from Peter Radford
This is really irksome.
For most of this phony war, as the key players strut their stuff for public eyes but not for serious negotiation, the Republicans have been oddly coy about what their plan would be. They released no details, gave no hints, and merely repeated their continuing objection to the horror of a tax rate increase for the wealthy.
As a result no one, including most Republicans, had a clue about where the starting lines were being drawn in what was supposed to be a fairly short and intense negotiation. For those of us familiar with Obama’s history, particularly that from 2009 and 2010, the GOP silence was easily explained: he has a tendency to do all the negotiation with himself. Thus his starting position is already heavily leaning towards a Republican viewpoint, which makes him vulnerable to being bullied even further. This is why so much of the early legislation of the Obama administration was so lame from a left of center perspective.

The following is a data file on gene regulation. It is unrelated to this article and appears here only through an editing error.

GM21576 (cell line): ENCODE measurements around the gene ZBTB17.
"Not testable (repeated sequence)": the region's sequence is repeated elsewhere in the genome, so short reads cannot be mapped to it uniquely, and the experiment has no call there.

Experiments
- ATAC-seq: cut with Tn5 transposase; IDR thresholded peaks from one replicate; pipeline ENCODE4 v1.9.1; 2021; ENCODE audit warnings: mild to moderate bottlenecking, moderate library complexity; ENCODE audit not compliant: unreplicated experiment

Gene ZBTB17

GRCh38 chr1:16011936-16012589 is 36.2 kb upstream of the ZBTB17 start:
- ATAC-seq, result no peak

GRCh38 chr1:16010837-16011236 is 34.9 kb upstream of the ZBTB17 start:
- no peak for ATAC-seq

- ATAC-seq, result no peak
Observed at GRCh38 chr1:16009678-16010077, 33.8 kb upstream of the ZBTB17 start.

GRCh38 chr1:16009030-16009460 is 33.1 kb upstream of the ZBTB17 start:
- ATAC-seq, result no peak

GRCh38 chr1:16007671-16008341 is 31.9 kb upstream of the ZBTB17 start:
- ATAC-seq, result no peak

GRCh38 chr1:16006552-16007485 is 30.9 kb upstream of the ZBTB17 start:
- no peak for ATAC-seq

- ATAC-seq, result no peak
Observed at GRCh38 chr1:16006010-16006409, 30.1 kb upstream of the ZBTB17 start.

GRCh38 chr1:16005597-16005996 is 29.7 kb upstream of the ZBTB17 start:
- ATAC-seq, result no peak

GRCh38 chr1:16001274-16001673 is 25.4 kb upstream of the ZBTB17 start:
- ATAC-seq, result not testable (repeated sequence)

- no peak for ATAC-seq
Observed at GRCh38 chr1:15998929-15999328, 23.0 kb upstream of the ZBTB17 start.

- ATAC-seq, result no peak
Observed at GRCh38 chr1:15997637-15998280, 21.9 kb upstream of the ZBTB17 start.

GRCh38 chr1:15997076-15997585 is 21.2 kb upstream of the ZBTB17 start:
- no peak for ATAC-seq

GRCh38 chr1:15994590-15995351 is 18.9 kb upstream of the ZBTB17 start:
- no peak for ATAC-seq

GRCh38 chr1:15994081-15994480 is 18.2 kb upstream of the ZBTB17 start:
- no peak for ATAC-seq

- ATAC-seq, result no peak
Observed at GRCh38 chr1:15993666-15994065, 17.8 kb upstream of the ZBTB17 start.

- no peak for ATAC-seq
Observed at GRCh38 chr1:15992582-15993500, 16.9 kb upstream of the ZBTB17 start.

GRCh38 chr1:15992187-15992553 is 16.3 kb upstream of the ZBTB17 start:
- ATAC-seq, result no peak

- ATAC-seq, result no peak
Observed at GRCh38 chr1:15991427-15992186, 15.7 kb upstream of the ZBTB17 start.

Apparently, somewhere along the road since then, Obama has been given a copy of basic negotiation handbook. So, while he is still prone to being far too centrist from the beginning of a debate, at least the total give-aways are now being avoided.
This flummoxed the Republicans and produced a great deal of confusion: they had to put something in writing.
That they have now done. And it’s rubbish.
This was predictable. The entire discussion about our so-called Federal deficit and debt crises hinges on the hope that the public don’t realize that there is no crisis. After all panic and doomsaying become a tad vacuous in the absence of anything to panic or predict doom about.